4.         Under the Care Act 2014, Local Authorities have a number of duties to carers. Ask your Carers Support Service about those and contact Adult Social Care within your County Council for your area. Request a 'Carers Needs Assessment' for yourself and additionally get an Assessment for the person for whom you care. Hopefully, that should identify overall needs and ways in which you could both receive some support.


+          Adult Social Care has Occupational Therapists who can provide free equipment and may even arrange for home adaptations


 +Equipment loaned without charge may include a raised toilet seat, a bedside commode, a hoist, wheelchair or even a hospital-style electrically operated bed


  All of that will make life much easier. If the situation changes significantly, request further Assessments.


5.  Identify and remove any trip-hazards --- and then fit some grab-rails. Any fall can be very  dangerous particularly for an older person, with the potential to break bones and shorten independent living. This is a really important Tip.


6.  Review if the person for whom you care might be eligible for any financial support [such as   Personal Independence Payment or Attendance Allowance or even a reduction in Council Tax] and apply for that. Do you qualify for any financial help, such as Carers Allowance and / or Universal Credit?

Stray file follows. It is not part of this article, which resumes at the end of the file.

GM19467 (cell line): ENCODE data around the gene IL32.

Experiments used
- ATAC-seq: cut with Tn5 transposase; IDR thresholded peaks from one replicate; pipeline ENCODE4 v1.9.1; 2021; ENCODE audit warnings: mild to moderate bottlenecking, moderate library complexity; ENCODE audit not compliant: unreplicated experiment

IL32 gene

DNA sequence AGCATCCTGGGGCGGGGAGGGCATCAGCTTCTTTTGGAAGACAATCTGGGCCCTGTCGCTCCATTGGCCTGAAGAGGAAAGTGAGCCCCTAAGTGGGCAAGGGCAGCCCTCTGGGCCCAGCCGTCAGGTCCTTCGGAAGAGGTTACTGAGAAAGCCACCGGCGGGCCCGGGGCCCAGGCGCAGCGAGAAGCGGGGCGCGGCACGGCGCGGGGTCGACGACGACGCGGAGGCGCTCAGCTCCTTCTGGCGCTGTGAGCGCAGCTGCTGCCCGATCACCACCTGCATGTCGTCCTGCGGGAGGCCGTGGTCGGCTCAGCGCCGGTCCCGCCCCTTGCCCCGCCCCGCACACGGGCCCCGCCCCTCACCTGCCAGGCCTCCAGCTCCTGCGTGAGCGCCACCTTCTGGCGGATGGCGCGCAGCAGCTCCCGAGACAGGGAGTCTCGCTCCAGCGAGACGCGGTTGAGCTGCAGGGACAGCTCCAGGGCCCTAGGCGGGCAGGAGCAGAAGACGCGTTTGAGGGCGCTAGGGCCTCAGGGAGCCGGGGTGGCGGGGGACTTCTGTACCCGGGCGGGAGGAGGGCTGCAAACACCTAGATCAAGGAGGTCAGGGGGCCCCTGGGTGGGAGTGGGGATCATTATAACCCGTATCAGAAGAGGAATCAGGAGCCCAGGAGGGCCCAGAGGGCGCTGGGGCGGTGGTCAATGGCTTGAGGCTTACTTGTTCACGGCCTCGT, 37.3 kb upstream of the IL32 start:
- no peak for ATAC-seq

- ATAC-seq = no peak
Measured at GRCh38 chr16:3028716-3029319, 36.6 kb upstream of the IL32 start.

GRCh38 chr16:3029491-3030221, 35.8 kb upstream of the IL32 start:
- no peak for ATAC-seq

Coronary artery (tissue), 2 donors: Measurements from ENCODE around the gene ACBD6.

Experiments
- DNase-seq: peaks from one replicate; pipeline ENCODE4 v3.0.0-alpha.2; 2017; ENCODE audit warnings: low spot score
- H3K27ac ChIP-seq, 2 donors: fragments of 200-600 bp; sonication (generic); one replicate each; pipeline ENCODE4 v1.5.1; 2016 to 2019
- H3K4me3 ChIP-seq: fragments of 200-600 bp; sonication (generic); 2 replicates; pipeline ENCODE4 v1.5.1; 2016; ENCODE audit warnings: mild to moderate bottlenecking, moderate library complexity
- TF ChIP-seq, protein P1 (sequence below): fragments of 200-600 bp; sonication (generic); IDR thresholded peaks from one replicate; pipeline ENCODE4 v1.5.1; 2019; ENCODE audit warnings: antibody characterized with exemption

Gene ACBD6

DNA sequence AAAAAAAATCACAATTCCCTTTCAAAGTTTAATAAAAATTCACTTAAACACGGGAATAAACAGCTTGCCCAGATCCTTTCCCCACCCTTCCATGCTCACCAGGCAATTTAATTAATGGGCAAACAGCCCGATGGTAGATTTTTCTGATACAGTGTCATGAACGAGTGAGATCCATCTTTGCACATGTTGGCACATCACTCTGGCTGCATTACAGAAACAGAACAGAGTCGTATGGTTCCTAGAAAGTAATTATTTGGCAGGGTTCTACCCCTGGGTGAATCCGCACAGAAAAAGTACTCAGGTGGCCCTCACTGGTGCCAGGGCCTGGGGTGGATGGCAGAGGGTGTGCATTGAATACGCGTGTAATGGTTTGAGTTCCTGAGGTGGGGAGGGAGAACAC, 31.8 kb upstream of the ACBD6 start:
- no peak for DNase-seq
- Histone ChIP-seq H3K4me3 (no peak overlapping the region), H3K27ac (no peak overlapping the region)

+ Ask your Carer Support Service and Citizens Advice what is available


+  Demonstrate in each application that specific eligibility criteria are satisfied

 --- seek help if needed to make the best case possible


7.         Find ways of reducing your work-load or making it easier.


+  Ask any other family members to give you specific help

            +  Pay someone else to do regular weekly chores, such as cleaning or gardening


            +  Learn how to use a laptop or tablet and then make it work for you

             --- get shopping delivered to the home


             +         If eligible, apply for Blue Badge free parking


+                        Cook in bulk and freeze some for a reheated meal later; also, try home-delivered frozen meals [e.g. Wiltshire] or Meals on Wheels


            +          Ask a trusted friend to sit with the person for whom you care


8.         Have emergency arrangements in place, particularly if the person for whom you care is  vulnerable


            +          Install a secure Key Safe outside an external door so that emergency services  [and relatives / trustworthy friends] can find a door key to enter the home --- plus